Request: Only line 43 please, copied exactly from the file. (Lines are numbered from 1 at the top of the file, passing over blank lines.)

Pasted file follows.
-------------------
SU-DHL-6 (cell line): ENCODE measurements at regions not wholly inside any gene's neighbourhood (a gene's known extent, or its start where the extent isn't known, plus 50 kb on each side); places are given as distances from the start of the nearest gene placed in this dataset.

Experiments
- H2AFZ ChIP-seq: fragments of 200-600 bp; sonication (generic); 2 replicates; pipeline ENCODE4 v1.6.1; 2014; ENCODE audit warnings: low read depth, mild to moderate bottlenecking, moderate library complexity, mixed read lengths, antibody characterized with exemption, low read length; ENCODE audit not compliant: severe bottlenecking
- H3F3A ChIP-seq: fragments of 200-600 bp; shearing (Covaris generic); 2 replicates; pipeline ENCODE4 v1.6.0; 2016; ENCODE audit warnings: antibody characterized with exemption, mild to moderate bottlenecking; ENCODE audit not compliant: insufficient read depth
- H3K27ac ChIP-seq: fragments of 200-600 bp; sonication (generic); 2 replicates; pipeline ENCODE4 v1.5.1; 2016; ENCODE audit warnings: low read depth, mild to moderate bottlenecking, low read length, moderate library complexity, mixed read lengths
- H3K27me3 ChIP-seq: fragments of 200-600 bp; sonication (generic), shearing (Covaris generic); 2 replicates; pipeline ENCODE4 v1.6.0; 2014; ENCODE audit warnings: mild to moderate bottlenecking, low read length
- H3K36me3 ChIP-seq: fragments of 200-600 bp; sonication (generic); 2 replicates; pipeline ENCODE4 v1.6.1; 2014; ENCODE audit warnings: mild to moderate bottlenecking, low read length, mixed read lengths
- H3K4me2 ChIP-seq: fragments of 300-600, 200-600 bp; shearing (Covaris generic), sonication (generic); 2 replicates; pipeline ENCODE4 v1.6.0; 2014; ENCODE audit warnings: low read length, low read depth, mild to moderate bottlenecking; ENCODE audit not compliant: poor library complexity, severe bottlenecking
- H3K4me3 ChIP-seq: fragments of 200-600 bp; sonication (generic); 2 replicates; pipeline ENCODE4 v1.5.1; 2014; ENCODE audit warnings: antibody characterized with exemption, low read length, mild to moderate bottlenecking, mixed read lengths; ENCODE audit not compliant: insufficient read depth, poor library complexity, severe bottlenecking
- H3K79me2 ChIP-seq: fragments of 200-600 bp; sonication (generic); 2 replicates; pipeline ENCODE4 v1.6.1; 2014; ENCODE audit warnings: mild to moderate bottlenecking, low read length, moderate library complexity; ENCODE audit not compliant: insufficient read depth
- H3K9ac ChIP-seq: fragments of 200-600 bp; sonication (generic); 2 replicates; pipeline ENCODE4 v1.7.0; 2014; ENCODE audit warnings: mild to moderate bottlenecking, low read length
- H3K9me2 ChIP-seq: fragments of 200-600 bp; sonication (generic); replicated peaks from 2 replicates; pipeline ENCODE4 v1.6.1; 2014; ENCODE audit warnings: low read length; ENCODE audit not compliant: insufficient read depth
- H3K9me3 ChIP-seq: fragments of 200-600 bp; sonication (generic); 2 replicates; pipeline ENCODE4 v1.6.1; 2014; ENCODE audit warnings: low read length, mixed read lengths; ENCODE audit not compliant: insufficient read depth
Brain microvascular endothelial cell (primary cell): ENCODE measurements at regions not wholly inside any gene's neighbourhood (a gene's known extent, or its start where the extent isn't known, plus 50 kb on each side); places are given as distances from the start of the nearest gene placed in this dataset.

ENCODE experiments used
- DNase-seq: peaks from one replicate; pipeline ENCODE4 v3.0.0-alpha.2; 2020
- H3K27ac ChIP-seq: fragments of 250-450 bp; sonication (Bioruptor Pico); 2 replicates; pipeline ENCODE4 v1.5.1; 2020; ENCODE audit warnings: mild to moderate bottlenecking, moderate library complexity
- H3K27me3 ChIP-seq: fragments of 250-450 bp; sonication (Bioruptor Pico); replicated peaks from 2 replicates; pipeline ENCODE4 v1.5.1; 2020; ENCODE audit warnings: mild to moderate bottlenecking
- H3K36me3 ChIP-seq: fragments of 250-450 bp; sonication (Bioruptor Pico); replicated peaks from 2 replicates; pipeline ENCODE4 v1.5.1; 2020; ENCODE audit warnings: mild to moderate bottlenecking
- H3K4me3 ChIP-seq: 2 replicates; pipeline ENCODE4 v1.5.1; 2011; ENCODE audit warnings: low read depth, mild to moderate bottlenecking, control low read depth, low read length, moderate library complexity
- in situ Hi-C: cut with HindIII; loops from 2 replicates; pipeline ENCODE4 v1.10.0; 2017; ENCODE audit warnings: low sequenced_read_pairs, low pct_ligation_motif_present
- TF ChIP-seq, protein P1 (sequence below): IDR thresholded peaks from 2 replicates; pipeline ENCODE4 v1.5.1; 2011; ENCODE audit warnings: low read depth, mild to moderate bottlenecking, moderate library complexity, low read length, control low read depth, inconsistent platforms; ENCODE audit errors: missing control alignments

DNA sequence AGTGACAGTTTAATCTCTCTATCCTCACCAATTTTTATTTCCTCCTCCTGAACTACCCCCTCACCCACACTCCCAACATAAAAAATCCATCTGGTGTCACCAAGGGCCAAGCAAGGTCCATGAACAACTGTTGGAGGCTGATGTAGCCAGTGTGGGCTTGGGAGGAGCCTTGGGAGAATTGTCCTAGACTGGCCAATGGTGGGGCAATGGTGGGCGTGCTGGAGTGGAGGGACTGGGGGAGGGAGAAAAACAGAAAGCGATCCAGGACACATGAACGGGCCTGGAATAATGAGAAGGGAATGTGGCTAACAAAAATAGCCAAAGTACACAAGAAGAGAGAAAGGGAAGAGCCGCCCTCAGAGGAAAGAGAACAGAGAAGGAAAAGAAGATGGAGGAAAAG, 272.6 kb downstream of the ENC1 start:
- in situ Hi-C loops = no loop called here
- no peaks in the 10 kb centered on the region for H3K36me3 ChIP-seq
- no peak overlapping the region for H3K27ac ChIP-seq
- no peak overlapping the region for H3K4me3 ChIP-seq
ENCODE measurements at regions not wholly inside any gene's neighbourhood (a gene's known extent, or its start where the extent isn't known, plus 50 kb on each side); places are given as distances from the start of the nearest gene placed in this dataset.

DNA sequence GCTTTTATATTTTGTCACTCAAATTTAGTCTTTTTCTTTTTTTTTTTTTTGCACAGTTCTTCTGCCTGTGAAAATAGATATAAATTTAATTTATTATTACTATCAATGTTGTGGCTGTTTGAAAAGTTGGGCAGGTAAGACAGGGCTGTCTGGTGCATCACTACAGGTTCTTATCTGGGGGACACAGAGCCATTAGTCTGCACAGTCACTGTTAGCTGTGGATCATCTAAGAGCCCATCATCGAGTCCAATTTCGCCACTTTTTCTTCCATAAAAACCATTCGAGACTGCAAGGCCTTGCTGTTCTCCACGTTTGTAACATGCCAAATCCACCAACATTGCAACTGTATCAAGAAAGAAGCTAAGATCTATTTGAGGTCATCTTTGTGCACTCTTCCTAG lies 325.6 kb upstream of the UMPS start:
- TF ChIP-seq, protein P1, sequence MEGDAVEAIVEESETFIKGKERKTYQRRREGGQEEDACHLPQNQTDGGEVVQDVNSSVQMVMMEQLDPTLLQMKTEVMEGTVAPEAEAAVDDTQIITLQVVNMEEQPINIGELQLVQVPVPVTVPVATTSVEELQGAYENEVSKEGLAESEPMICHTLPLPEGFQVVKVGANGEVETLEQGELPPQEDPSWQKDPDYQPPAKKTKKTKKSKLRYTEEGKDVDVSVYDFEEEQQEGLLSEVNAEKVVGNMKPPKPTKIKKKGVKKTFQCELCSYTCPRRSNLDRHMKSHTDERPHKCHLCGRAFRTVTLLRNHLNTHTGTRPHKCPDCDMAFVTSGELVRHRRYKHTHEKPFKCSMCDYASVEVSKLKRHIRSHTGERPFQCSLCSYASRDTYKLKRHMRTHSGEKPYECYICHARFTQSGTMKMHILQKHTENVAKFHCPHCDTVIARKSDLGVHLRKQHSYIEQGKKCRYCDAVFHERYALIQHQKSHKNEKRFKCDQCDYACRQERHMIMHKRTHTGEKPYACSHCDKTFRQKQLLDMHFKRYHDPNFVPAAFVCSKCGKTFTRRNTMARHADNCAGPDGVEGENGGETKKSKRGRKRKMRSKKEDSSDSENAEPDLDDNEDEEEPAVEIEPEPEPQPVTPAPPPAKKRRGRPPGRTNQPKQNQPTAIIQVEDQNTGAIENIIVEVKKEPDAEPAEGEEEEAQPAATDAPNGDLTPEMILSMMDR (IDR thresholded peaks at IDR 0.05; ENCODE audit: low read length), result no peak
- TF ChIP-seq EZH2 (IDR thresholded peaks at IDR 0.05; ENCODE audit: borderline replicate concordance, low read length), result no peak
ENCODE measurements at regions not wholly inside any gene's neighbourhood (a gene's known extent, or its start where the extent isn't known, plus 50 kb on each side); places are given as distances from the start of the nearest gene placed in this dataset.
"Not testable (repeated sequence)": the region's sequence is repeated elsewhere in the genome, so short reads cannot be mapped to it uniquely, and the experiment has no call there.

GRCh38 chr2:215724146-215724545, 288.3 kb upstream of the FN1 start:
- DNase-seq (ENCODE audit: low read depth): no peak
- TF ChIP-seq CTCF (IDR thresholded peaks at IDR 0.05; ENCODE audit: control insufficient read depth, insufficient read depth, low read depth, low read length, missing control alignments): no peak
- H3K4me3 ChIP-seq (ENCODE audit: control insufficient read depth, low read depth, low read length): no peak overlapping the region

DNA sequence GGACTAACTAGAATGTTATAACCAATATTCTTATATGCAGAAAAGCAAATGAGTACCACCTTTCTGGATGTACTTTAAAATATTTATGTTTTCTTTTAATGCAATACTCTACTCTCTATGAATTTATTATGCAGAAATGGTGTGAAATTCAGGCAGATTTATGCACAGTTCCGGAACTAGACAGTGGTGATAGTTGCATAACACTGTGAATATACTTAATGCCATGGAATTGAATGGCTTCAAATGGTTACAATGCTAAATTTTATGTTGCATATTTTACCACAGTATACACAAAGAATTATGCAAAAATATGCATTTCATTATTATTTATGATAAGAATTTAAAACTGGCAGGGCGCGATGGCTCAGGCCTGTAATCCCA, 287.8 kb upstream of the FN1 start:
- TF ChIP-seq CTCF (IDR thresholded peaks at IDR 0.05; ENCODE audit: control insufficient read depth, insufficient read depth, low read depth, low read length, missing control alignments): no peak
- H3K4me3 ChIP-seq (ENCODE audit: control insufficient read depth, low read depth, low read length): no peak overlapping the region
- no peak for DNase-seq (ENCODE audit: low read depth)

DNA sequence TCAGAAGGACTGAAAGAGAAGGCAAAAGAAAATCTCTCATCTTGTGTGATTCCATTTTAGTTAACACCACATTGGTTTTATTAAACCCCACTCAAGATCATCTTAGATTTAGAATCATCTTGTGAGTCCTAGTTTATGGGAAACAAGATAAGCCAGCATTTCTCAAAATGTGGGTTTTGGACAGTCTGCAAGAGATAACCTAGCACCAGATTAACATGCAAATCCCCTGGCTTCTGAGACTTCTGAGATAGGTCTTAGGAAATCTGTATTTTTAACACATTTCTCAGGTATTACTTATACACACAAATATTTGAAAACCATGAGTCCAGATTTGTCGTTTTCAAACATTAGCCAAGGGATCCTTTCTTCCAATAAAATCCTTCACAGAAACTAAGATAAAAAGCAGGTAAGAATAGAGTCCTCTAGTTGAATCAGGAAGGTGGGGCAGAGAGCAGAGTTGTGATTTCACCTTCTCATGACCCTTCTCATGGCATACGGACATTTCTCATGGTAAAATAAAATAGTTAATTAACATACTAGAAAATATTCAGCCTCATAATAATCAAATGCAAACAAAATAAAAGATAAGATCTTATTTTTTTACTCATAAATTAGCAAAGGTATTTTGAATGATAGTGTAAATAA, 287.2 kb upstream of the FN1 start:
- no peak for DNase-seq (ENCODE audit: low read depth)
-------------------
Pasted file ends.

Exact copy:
- no peak for DNase-seq (ENCODE audit: low read depth)